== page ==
We tell ourselves and others that we really love and trust God, but we really love and trust ourselves more. ♦
There’s an intriguing story in the New Testament’s Book of Acts about a man named Cornelius who had a supernatural encounter with God. He was a devout man, a Roman soldier in fact, who “feared God” (honored/believed) along with his whole family, contributed money to the poor, and constantly prayed. (Acts 10).
In many ways he’s a lot like many of us.
The Good Little Christian
Many Christians have wonderful intentions and live even pious lives. We go to church. We’re pretty nice people and friendly neighbors. We give money to our favorite charities and to our church, when we attend. We’ll even submit a good size check once in a while.
We read the Bible once in a while. And we pray. We pray for our friends, family, and job situations. We pray for money, for safety. We pray for things to work out well for us.
And then we thank God for the good things that happen. We get over the things that go wrong, sometimes just thinking that we’re lucky to be alive and have what we have. It’s like we don’t want to push our luck with God. Wouldn’t want to get on His bad side, would we?
We live well. And we cope. It’s all good. God is in His heaven and all is right with our world. Nothing wrong with that, right?
A Pious Fraud?
Wrong. Actually what kind of life is this anyway? Looks good, sounds good, seems good. But it’s an empty shell of a life with nice trimmings that show well.
We tell ourselves we love and trust God, but we really love and trust ourselves more.
Oswald Chambers in his daily devotion, My Utmost for His Highest, cracks down pretty hard on the good Christian life that holds back and gives anything short of full 100% surrender to the supremacy of the Lord Jesus. He points out that the Lord does not force us to follow rules, though He makes His standards very clear. And if my relationship with Him is that of love, I will do what He says without hesitation. If I hesitate, it is because I love someone else in competition with Him; namely, myself. Chambers notes that Jesus Christ will not help me obey Him, I must obey Him by choice. When I obey Him, then I fulfill my spiritual destiny.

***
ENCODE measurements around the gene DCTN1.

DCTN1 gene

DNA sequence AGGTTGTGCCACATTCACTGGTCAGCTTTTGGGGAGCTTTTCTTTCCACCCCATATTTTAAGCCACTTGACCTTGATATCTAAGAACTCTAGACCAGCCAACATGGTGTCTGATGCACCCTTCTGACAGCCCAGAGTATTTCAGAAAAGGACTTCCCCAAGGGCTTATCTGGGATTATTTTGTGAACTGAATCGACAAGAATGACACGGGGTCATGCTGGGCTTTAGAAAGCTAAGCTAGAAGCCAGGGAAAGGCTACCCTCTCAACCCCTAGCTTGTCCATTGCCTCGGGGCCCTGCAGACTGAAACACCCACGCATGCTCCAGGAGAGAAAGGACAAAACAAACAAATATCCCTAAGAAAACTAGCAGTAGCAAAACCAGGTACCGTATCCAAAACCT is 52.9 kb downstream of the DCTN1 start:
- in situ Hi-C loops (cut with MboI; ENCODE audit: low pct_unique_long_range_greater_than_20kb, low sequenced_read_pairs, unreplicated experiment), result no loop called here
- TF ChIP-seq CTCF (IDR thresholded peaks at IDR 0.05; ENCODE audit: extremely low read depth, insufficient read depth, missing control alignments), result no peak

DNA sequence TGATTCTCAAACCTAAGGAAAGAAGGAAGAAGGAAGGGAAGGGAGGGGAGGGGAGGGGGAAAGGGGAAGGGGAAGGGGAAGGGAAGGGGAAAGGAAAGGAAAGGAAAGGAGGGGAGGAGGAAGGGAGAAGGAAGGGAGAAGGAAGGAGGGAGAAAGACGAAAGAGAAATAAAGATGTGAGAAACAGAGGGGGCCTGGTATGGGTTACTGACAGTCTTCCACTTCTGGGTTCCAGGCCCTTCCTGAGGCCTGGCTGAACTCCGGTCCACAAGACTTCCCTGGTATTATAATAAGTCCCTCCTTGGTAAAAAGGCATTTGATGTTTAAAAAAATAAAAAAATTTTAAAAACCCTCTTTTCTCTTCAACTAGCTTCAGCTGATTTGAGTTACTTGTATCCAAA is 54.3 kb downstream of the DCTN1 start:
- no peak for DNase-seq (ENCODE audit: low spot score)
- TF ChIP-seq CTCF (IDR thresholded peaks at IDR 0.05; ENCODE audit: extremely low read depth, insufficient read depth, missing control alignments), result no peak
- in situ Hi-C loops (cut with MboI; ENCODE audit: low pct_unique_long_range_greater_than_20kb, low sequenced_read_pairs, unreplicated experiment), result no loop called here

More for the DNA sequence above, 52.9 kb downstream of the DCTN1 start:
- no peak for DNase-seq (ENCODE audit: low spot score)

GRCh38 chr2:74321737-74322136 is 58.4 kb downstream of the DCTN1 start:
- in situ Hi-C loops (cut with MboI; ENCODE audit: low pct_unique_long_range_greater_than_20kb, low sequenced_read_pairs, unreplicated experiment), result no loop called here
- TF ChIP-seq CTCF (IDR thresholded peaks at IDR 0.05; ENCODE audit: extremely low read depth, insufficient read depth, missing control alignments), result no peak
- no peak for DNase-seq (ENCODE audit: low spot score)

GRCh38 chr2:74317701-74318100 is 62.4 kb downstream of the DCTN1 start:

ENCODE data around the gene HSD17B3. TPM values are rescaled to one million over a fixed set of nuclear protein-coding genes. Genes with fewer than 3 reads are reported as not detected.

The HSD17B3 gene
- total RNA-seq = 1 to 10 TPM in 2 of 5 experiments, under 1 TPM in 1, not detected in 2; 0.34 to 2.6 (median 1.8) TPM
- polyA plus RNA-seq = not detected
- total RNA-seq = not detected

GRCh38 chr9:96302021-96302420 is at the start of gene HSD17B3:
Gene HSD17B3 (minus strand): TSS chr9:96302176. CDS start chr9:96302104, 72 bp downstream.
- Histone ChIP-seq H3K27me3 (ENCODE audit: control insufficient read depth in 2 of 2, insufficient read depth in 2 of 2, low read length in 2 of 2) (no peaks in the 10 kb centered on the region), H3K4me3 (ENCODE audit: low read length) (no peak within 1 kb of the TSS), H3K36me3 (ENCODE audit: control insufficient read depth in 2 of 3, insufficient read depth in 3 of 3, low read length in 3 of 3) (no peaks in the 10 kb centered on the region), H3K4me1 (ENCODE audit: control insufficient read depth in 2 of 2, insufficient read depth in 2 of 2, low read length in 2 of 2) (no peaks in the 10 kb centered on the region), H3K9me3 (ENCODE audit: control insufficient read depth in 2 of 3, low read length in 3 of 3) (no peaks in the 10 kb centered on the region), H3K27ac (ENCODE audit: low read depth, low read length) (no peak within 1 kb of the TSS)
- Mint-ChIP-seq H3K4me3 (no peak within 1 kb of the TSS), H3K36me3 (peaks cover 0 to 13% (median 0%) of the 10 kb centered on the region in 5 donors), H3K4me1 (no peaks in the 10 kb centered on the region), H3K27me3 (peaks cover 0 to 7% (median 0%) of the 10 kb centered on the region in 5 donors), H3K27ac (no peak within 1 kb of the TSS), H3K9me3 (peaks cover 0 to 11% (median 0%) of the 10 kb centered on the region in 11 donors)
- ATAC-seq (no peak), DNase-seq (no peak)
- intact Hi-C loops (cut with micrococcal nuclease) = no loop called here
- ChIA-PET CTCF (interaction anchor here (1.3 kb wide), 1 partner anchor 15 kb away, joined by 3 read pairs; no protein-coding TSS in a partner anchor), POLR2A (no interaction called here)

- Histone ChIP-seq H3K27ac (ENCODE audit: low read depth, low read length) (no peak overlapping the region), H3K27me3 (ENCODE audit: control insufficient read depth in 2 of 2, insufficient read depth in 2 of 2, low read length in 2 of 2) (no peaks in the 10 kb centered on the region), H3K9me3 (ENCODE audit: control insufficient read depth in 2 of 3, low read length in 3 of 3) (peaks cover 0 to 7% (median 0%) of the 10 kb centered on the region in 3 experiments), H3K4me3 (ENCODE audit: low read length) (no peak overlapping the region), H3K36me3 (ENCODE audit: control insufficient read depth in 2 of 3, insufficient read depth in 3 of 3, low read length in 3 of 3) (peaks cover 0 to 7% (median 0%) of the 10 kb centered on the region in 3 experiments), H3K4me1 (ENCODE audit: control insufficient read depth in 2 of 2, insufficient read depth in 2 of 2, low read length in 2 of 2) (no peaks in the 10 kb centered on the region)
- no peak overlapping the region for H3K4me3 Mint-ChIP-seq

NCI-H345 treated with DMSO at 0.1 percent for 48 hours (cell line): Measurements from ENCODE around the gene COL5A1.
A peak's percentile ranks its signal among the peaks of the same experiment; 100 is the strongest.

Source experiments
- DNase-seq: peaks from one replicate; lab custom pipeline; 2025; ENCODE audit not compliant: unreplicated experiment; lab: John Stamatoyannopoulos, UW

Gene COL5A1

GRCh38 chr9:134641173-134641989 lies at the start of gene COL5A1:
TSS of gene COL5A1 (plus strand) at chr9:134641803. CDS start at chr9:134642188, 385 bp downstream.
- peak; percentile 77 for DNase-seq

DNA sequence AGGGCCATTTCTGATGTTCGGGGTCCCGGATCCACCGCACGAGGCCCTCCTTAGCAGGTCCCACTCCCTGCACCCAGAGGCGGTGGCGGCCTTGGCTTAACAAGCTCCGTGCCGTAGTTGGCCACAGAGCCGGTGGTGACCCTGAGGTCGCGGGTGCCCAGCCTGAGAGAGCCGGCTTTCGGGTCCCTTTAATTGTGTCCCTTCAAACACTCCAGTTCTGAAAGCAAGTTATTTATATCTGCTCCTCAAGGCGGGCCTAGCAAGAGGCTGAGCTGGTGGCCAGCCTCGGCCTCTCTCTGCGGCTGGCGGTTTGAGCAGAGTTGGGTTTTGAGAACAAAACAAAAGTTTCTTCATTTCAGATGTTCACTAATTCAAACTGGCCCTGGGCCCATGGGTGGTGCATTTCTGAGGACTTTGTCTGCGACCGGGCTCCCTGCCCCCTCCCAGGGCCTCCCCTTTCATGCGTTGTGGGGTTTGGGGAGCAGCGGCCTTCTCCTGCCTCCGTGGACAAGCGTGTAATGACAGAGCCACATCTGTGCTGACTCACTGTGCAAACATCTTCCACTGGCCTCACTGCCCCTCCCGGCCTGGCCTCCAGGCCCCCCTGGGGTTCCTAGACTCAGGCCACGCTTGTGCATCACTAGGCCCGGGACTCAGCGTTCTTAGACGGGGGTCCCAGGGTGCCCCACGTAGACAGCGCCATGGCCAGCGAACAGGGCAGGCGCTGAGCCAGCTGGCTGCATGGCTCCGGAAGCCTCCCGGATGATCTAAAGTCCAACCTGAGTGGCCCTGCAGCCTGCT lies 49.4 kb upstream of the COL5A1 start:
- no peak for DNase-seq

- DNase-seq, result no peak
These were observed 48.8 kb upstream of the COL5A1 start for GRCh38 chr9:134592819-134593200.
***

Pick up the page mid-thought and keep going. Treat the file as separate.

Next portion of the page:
Sounds pretty heavy.
The supporting verse is John 14:15: “If you love me, you will keep my commandments.” In all circumstances if my first allegiance is to Christ, then I will discover that my obedience translates to others being blessed, perhaps even thousands. Obedience in the human soul devoted to Christ always translates to creative good coming from God and His larger purposes in the Kingdom.
Because God is playing out a plan. We can be window dressing for it or we can be active participants.
Chambers points out that the few, the humbled, the truly devoted, have crossed over to life beyond mere Christian pious motions, to the real deal – life at the disposal of God.
And that’s a breakthrough. Anything short of that is “pious fraud.”
In Acts 10 Cornelius merely humbly shows up for duty. God gave him a vision – yes, a vision, a supernatural encounter at 3:00 in the afternoon with an angel who gave him specific instruction to locate and connect with the apostle Peter in the coastal town of Joppa, a day’s journey away.